Friday, April 13, 2012

Meanwhile, half a mile below the earth ...

A few weeks ago, I jumped at a chance to descend to the bowels of the earth ... and gawk at the state-or-the-art in tunneling technology!  Take a look at the map below.  (You can click on the two icons and the red line.)

The map is a topographic view of part of Kuala Lumpur (KL), and parts of the neighboring states of Pahang and Negeri Sembilan. The building icon on the left is the location of our Sinaran TTDI building.

Malaysia is building a massive tunnel to bring water in from a river in Pahang state (an "inter-basin transfer," as we hydrologists say) to quench the ever-growing thirst of the greater Kuala Lumpur area.  If you see all the development in the KL area, you'll see why!

When complete, the tunnel will be 44.6 km (27.7 mi) long, the 11th longest in the world.  It'll also be among the world's deepest (8th deepest), with parts of the tunnel running under 1.2 km (0.75 miles) under the mountain peaks.

The approximate route of the tunnel is shown in red in the map above.  The white icon along the map shows the approximate location of the tunnel boring machine (TBM) you'll see shortly.

It turns out in 1996/97, I worked in Indonesia with the same engineers building this tunnel (Shimizu Corporation of Japan)!  Soon after Pat and I arrived in Malaysia, we had dinner with construction engineer Takayuki Matsumoto and geologist Frank Pittard of Shimizu (pictured here).  I hadn't seen this crew for 15 years!  (We're all a bit older now!)  At dinner, they invited me to visit their project, and I gladly accepted.

So, along with Mun-wei Leong, a Malaysian engineer who's working in San Francisco but who was in KL on vacation to attend his sister's wedding, I set out to the construction site!  (Pat wanted no part of tunnels that day...)  Click on the photos to see enlargements.

Mun's Dad was passing near the construction site that morning so he gave Mun and me a ride to the site office.  Matsumoto-san gave us work boots and hard hats, and we were off in his pickup truck.  Here we are entering an "adit," an access tunnel to the main shaft.  The floor and walls of the adit are concrete, and equipment and supplies of all kinds line the sides.

After a short ride, we come to the end of the adit and into the main shaft.  This shaft progresses several meters a day when the tunnel boring machine is at work.  The white train will take us down the shaft.  The tubes above provide air circulation into the shaft, and the long conveyor belt above the train brings up the excavated material (muck), out to the surface.  The site is clean!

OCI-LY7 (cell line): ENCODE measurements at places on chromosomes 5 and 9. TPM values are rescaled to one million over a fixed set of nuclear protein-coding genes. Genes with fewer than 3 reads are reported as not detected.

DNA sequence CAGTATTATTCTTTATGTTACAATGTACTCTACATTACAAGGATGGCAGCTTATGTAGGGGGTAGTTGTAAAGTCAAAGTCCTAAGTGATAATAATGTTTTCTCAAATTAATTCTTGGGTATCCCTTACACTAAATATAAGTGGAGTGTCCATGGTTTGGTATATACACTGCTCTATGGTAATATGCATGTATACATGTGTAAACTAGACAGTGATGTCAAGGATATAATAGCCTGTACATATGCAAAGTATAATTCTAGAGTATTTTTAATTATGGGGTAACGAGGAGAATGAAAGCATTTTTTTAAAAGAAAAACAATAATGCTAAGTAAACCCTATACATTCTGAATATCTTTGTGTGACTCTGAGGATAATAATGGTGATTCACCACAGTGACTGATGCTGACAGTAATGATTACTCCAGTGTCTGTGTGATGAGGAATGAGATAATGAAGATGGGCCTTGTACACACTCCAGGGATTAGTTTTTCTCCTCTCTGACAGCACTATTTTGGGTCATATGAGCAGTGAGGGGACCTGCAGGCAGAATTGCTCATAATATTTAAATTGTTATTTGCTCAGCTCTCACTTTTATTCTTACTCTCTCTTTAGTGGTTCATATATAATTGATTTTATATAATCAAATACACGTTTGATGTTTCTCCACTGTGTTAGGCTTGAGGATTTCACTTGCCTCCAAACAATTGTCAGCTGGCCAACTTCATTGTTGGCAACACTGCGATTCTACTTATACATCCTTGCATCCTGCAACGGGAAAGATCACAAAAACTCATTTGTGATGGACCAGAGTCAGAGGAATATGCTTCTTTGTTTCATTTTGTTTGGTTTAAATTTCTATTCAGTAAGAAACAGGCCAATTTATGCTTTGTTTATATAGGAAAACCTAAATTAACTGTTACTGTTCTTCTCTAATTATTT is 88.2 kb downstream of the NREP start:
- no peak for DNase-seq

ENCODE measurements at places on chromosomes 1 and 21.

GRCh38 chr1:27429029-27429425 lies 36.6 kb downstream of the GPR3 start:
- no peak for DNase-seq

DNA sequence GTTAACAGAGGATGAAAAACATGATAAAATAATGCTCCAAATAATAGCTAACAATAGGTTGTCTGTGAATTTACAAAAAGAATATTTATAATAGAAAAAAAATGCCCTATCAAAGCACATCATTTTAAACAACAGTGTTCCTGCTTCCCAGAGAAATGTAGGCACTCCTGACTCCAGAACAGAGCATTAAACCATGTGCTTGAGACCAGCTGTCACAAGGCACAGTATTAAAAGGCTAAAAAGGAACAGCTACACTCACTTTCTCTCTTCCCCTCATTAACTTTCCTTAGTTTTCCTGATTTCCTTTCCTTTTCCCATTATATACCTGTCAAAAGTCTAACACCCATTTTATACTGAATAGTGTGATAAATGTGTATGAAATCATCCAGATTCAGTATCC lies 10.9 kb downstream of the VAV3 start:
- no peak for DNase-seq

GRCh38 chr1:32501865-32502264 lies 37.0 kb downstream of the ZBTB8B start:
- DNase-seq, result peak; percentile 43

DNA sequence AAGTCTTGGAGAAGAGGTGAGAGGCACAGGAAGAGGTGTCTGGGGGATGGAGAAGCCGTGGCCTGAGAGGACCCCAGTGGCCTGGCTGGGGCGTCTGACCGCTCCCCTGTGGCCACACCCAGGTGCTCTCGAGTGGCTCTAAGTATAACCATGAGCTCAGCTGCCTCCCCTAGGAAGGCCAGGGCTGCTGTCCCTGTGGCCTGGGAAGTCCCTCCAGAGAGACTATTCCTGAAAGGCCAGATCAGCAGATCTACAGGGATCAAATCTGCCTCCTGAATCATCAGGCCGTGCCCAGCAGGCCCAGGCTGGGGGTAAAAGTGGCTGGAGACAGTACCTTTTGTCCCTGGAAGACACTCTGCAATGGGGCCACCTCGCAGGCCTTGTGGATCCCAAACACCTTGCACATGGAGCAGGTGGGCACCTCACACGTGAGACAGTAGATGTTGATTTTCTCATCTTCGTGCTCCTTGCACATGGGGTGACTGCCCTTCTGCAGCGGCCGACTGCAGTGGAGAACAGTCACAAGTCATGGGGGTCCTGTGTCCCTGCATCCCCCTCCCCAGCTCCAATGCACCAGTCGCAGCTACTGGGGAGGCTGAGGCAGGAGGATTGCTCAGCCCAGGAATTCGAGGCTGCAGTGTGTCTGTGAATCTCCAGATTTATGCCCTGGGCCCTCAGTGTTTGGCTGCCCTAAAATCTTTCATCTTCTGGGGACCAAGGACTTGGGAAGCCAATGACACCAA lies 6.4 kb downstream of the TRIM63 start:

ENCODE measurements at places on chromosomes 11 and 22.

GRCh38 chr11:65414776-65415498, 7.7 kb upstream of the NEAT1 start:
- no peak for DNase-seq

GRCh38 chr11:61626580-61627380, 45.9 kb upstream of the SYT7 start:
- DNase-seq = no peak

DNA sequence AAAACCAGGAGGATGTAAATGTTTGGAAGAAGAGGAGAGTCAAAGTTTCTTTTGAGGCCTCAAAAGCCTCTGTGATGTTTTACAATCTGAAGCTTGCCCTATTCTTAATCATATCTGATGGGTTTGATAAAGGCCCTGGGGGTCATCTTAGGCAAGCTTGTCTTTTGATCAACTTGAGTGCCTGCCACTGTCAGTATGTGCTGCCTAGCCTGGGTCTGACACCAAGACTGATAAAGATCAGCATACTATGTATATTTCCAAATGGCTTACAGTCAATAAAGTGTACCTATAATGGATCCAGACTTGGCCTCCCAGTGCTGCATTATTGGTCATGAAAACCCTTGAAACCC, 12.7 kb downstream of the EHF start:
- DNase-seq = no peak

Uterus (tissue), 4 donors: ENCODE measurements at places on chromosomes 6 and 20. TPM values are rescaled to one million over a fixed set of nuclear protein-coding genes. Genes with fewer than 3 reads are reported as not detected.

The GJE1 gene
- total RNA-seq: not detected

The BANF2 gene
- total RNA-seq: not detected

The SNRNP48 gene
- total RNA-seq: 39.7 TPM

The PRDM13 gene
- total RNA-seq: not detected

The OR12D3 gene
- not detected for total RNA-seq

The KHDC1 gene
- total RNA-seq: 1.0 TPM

The graphic to the left is one I shamelessly lifted from Shimizu's presentation materials for the project.  It shows one of the tunnel boring machines (TBMs) in this project (there are three altogether) from fabrication to deployment.  Today TBM-2 is down for maintenance, so we can get pretty close.

We pile into the small utility train that will bring us down 750 meters under the mountain.  Several European TBM specialists are also on the train to do the maintenance work on the machine.  Other tunnel rats are also going down with us.

As the train leaves the station and proceeds downward into the shaft, I take a last look back.  I look for the proverbial canary in a cage, but I see none.  The giant ventilation tubes overhead must be doing their job... <fingers crossed>

We are sitting at the back of the train.  Pretty soon the shaft is dark except for vertical fluorescent lamps set at regular intervals.  Every tenth lamp is red.  Also, while the train station area was fairly cool, the shaft starts heating up as we descend deeper into the earth.  The noise of the train rattling its way down is pretty deafening.

On the way down, we pass gangs of tunnel rats doing maintenance work.  Rails are laid on the bottom, and the floor and walls are lined with concrete.  Conveyor belts, equipment of all kinds, and supplies also line the shaft.  We're sweating buckets by now.
We finally reach the end of the TBM's train.  The cutting edge you saw in the TBM photos earlier is just the head of a long train of equipment.  Besides the power plant for the TBM, equipment of all kinds follow the TBM to remove excavated material, to allow crews to spray shotcrete and erect steel ribs if required to reinforce the shaft, and to pour concrete and construct the rails and other support facilities.  There's also a control room as well.  The area occupied by the TBM train is air conditioned, making it much more comfortable at the cutting edge than in the shaft that we just traveled through.